Catalytic Action 2: Retrofitting Manchester’s Civic Heritage

The Executive of Manchester City Council- in effect the “Cabinet” of the 96 seat elected body, has recently accepted a report called the “Call to Action.”

A London-based consultancy called “Beyond Green” wrote the report, which commits the Council to nine “catalytic actions.”

These are:

  1. World-leading neighbourhood regeneration

  2. Retrofitting Manchester’s civic heritage

  3. A business alliance for climate change

  4. Low carbon energy infrastructure

  5. Low carbon communities

  6. A climate-ready Local Development Framework

  7. The Manchester Prize

  8. Greening the City: i-Trees

  9. A green airport

We here at MCFly Towers think that these sorts of things go better with consultation. While we are waiting for the Council to announce just what it is going to do on this question, we will be posting one “catalytic action” per day on the MCFly blog, with a brief analysis. We invite the people of Manchester (and heck, why not beyond) to comment on these. We will pass on your comments to the Council.

That’s not to say the other parts of the report aren’t worthy of comment too- it’s just that we have to start somewhere, and here is as good a place as any…

So, here’s part of what the report says on retrofitting the townhall…

“One clear route to reducing operational carbon emissions is through our combined purchasing power and the potential to use this both to ‘green’ our own operations efficiently and to create a base of demand for the development of new technologies and services.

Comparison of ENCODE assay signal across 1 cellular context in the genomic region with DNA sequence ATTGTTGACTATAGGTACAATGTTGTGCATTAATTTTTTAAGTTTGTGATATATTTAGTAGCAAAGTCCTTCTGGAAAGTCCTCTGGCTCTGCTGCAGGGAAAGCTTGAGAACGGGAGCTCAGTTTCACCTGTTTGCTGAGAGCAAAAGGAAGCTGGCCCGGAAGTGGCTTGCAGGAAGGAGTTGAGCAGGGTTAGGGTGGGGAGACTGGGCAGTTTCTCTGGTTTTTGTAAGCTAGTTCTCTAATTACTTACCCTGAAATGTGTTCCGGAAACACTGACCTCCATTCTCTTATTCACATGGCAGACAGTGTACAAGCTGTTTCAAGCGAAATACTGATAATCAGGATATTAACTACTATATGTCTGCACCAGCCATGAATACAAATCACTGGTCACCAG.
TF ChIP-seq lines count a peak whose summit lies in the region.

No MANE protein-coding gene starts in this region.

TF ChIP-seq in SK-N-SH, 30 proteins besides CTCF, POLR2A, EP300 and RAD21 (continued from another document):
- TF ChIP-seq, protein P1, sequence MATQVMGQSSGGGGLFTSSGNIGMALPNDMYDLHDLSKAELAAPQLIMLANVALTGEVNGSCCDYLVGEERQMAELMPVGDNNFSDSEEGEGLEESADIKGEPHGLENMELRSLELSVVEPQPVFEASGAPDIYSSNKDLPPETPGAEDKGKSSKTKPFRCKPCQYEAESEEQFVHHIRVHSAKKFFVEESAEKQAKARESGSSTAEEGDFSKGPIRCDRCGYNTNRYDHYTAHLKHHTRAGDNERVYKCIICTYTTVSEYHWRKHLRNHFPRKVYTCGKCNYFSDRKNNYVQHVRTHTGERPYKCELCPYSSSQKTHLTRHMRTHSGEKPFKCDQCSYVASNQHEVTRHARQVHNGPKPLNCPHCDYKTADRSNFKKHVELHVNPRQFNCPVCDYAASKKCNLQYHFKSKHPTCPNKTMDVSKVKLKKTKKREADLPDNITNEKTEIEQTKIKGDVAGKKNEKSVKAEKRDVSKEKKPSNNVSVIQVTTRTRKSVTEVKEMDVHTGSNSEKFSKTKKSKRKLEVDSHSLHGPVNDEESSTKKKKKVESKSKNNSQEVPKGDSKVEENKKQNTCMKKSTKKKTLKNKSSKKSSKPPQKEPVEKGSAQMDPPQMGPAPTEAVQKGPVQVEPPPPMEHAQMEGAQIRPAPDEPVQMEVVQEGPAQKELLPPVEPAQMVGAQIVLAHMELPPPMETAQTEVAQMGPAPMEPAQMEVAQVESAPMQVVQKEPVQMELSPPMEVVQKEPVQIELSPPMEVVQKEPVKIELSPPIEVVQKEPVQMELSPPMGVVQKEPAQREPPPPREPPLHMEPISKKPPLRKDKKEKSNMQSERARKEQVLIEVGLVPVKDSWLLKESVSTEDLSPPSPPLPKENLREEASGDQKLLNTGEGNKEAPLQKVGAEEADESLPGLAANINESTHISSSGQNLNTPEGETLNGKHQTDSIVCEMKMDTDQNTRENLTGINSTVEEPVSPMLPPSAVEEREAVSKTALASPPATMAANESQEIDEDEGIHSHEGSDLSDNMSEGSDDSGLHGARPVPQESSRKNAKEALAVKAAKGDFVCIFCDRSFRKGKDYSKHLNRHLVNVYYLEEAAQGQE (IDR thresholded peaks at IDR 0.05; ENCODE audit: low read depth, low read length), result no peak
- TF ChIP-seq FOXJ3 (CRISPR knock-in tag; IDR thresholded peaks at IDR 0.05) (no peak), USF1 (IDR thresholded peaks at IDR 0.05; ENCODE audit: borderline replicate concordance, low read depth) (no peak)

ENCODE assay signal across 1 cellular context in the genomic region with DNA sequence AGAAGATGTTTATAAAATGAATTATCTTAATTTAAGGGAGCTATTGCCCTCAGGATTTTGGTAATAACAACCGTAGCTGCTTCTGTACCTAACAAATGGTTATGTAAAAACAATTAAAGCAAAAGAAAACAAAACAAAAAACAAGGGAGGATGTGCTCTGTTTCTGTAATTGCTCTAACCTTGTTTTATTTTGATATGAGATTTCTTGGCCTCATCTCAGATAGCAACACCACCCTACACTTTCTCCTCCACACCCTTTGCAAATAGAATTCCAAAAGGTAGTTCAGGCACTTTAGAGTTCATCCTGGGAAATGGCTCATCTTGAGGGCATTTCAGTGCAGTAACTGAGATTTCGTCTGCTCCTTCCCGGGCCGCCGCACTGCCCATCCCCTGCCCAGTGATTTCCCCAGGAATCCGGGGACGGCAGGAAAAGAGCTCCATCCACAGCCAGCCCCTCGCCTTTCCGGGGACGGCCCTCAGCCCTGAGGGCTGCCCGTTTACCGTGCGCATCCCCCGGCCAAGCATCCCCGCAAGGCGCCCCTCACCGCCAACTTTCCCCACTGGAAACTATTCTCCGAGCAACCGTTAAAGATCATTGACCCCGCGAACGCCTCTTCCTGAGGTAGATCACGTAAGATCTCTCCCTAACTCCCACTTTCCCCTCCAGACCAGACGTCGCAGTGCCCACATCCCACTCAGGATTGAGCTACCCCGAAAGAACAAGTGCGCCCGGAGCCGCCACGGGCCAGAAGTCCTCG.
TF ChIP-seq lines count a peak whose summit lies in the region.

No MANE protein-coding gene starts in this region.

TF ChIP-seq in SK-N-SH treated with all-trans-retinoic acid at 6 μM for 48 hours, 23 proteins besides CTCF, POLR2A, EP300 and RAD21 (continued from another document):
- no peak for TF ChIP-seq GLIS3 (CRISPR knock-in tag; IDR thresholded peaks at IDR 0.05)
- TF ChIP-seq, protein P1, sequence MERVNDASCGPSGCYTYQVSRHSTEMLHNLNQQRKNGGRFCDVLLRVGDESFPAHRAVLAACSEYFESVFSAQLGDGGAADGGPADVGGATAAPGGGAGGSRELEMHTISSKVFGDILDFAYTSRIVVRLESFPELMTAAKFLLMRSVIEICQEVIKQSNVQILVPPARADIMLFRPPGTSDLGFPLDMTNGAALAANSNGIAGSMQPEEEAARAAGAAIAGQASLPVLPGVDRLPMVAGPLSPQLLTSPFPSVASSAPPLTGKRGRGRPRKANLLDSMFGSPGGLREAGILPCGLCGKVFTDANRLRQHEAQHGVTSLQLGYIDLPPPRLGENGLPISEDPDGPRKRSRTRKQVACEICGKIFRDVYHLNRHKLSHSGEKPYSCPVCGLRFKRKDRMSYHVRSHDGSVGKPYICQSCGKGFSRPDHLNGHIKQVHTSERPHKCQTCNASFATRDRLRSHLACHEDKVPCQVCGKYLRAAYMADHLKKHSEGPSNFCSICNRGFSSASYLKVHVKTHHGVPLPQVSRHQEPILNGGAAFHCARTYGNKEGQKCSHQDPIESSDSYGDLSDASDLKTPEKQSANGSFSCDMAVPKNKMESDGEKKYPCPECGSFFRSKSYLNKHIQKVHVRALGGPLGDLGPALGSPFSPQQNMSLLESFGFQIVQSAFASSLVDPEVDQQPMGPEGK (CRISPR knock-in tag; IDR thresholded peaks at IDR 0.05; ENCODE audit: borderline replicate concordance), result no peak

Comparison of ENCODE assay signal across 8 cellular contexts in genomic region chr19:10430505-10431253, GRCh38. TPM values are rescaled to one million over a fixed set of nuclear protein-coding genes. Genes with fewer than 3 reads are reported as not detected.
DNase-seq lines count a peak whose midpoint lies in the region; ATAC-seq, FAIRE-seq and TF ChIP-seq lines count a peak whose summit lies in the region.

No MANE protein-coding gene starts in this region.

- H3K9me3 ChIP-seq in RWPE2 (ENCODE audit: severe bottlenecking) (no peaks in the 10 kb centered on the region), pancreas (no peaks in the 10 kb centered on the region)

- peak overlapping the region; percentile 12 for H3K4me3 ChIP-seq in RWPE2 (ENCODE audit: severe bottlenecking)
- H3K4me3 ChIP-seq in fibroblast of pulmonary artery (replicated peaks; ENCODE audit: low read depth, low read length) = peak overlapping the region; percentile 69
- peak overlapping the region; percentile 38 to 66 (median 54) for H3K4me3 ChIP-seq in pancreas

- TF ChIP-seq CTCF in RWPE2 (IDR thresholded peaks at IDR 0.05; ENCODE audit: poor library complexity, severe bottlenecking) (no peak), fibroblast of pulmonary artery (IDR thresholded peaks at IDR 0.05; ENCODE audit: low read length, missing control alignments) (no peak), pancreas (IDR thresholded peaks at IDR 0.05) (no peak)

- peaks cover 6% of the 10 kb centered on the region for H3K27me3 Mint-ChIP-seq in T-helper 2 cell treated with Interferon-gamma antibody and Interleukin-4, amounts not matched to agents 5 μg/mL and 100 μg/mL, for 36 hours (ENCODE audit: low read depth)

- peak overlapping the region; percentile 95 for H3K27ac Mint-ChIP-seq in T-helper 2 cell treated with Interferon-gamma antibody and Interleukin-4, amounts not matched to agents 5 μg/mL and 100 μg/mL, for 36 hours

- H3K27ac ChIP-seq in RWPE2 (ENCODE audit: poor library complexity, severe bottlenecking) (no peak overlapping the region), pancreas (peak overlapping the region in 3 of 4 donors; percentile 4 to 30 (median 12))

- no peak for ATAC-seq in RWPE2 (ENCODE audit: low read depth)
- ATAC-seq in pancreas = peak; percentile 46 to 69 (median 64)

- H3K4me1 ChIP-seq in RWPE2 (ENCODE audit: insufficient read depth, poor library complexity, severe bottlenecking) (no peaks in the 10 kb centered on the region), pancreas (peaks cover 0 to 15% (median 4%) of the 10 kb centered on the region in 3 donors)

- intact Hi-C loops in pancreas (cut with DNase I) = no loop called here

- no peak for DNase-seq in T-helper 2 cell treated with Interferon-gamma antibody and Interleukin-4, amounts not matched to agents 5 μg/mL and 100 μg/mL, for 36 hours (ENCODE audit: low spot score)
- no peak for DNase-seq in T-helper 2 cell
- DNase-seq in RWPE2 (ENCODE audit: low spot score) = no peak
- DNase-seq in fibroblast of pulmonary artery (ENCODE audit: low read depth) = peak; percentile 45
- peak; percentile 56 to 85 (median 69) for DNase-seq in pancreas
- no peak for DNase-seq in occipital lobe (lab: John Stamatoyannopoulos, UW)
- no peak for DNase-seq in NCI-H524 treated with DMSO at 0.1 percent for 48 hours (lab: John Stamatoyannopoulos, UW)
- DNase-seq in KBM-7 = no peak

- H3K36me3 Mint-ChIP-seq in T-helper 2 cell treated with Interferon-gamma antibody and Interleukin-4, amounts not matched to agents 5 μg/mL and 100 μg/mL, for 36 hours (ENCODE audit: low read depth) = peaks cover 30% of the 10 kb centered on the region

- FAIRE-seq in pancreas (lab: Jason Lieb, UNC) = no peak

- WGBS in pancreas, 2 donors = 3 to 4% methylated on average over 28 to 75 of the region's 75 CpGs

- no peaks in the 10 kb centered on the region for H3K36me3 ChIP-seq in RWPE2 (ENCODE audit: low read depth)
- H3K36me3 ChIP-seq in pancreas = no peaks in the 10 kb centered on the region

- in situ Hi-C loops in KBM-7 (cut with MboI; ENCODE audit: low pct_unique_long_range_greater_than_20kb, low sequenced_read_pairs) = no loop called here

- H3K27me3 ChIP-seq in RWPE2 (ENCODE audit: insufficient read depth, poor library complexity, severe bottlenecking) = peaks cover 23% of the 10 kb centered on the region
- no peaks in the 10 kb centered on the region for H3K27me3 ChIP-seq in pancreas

“The buildings that make up the Town Hall complex are of significant historical and cultural importance to the City. However, their design and heritage present us with particular challenges in terms of energy efficiency and carbon emissions. Under the EU Energy Performance of Buildings Directive, large buildings that are occupied either by public authorities or by institutions providing public services are required to publicly display energy performance certificates.

“On the scale of A (best) to G (worst), both the Town Hall (Grade 1 listed) and Extension Building (Grade 2* listed) are rated as E.

“We are currently undertaking a study to look at the feasibility of financially viable, low carbon retrofit options for the Town Hall complex.”

“From the table labelled Box 6.1 (page 47) re: action 2, under the heading “Direct Impact” “High locally – major carbon reductions (to be quantified) and cost savings; low in citywide context ”

Presumably this is what was reported in the Manchester Evening News last Saturday (24th Jan), about the council seeking commercial property from March 2010 because of a major refurbishment…

Comments

Well, the Council DOES need to put its own house/hall in order, this is true. People always want to know if those who are preaching are also practicing, and the accusation of hypocrisy is the shortest way to end an argument…

But, again, given the Council has been banging on about climate change for a couple of years, wouldn’t you have thought they’d have got to this a bit earlier? I know it sounds churlish, but surely they knew they were going to have to do this, and it would have been better to grab the nettle a little earlier? Still, we are when we are…

Interesting to know how exactly the Council plans to share the best practice they develop on this.

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One Response to Catalytic Action 2: Retrofitting Manchester’s Civic Heritage

  1. Pingback: Town Hall “transformation” – #Manchester #climate #toptrumps | manchester climate monthly

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